According to a Balochi mullah, Kerim Khan was one of the strongest and the most influential leaders in Turkmenistan. The head of a large Balochi group in the Iolotan District, he, together with his men, helped Turkmens imprisoned for anti-Soviet activities to escape; the people asked him for advice or practical help.
Later outlawed as a basmach,19 he fled to Afghanistan with a large group of Balochis (women, old people, and children among them). At one point, when camping in the desert, they were attacked by a Soviet plane.
Today, there are about 30 thousand Balochis in Turkmenistan, all of them Sunni Muslims; they live in villages in one-story houses; according to the tradition they inherited from their nomadic and clan past, parents and married sons live together forming extended families. They share a courtyard, a kitchen with a special place for cooking, and an elevated place on which they sleep in the open air (tapchan); not infrequently there are tandyrs (clay stoves in the open where they bake bread). They use gas; the government plans to organize water supply.
Post-Soviet Historical Constructions
In the 1990s, the Soviet Union disappeared leaving an ideological void behind to be filled with a new identity model. The key role in the process belongs to the state or, rather, the ruling group, which should refer to the old traditions and go back to its ethnic roots.
The regime of late President of Turkmenistan Saparmurad Niyazov, better known as Turkmenbashi, moved further than any others toward new historical constructions. The state ordered a new history designed to prove that the Turkmens were the world’s oldest and in all respects exceptional nation.
The president was determined to replace the old (everything that reminded of the Soviet past) with a totally new ideology related to the old traditions of the Turkmens. He instituted new holidays and created new national heroes; Cyrillic was abandoned together with the old names of the months and days of the week.
Balochis in Contemporary Turkmenistan and their Cultural Memory
It should be said that President Niyazov did not like the Balochis who lived in his country; he concentrated on the Turkmens and their history. There are any number of eyewitness accounts of how Balochi musicians turned over their musical instruments to the state. The people who had already lived through the trying period of adaptation to Soviet power in the 1930s found themselves in another no less trying situation.
So far, the leaders of Turkmenistan have not bothered themselves with preserving the Balochi traditions, language, or ethnic identity.
At home, the Balochis use their native language; however, the younger generation, exposed to the new social reality, is gradually losing interest in it. At schools, the Turkmen language prevails;
children can barely read Latin script, to say nothing about English, which is part of the school curriculum; the teaching of Russian has recently considerably deteriorated.
In the Soviet Union, Balochi textbooks were based on Cyrillic; in independent Turkmenistan with its strong nationalist sentiments, teaching of the Balochi language based on Cyrillic stands no chance.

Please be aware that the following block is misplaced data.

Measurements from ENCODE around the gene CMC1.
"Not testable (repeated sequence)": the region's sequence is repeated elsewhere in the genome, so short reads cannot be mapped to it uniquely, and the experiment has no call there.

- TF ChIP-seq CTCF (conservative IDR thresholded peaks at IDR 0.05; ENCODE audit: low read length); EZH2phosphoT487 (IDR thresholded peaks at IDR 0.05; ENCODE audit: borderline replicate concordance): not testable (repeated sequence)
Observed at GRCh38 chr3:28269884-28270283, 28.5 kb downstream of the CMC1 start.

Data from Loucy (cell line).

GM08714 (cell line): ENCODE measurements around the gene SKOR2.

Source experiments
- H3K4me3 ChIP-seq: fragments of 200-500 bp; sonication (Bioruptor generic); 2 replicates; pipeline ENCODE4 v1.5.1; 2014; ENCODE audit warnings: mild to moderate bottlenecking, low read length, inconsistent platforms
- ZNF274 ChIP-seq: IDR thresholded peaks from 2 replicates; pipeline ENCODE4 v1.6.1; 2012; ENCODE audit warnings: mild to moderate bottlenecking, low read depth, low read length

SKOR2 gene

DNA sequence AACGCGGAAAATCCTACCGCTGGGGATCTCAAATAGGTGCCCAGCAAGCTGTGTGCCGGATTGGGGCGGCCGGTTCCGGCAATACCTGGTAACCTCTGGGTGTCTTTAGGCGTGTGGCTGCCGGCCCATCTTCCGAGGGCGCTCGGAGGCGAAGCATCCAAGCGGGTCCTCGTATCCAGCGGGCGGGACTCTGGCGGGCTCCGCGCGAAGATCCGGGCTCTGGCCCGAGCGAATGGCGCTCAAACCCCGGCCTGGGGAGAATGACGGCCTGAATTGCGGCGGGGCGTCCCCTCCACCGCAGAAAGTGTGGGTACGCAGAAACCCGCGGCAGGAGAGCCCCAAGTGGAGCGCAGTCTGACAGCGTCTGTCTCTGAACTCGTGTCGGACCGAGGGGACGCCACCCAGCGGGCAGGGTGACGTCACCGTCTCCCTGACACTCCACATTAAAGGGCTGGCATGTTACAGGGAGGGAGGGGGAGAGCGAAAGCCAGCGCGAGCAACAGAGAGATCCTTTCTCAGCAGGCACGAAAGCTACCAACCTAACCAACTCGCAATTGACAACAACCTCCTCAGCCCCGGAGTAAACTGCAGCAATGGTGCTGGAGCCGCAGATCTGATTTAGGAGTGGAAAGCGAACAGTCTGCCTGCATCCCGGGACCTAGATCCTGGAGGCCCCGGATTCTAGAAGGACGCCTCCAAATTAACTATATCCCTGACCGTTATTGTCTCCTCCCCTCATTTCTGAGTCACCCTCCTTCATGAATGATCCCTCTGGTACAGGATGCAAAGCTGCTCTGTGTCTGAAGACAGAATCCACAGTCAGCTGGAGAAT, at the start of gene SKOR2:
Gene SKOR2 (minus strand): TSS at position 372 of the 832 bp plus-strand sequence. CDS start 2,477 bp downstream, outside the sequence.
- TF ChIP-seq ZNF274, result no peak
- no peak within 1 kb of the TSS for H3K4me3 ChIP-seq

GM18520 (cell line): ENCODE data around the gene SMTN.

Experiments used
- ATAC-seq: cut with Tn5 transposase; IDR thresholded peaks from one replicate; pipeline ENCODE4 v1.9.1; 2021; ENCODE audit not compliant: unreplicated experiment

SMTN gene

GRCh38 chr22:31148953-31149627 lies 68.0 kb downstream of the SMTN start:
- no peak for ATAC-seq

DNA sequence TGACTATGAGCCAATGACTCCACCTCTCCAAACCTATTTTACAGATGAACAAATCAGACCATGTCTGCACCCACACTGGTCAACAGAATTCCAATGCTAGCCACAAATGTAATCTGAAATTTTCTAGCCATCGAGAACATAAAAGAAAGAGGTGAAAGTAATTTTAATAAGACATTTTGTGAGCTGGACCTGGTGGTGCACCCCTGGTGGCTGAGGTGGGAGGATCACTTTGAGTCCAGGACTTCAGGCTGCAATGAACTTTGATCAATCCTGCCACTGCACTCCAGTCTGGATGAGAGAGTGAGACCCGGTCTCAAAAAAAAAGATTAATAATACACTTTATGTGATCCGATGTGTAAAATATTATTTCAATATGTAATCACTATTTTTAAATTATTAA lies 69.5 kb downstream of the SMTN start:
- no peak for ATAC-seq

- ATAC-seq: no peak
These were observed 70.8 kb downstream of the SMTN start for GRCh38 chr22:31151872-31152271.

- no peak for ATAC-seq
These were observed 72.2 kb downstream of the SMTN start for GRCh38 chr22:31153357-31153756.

Old people, mullahs, and educated Balochis spare no effort to pass the history of the Balochis, their clans and traditions (related to marriages and the way the national dress should be worn), on to the younger generation by word of mouth. In an effort to preserve the language, they write poems about the people and its history to be read at marriage ceremonies.
The folk tales Ivan Zarubin wrote down at one time serve as a valuable source about the everyday life and culture of the Balochis of Turkmenistan and their spiritual culture and moral traditions.
Heroes of the Balochis
Kerim Khan mentioned above is one of the main heroes of the Turkmen Balochis: he helped them during the times of trial when they moved to Turkmenistan and even freed Turkmens arrested by the Soviet government from prison.20
Mir Chakar, who united Balochi tribes and set up the first state of the Balochis, is a hero of the Balochis of Pakistan, Afghanistan, and Iran; he is the central figure of the Balochi epic ballad Hani and Sheh Murid, which is to the Balochis what Romeo and Juliet are to the Europeans: symbols of a pure and tragic love.
Balochi Self-Awareness and Information about the Balochis
In the 20th century, several monographs appeared about the Balochis; Fred Scholz, one of the authors, concentrated on the period of British colonial domination; very much like many other authors who discussed manifestations of Balochi nationalism, he limited himself to the territory of contemporary Pakistan.
In the 1930s, expeditions of the Soviet Academy of Sciences studied the Balochis of Turkmenistan. Edit Gafferberg published a fundamental work in which she described the lifestyle, customs, and traditions of the local Balochis and the problems they had to cope with while integrating into the Soviet Union.
In post-Soviet times, Turkmen Balochis attracted attention and caused a lot of amazement among the Balochis of Pakistan: witness the article “Turkmenistan: The Country of Fifty Thousand Balochis” by Pakistani journalist from Quetta Yar Mohammad Badini.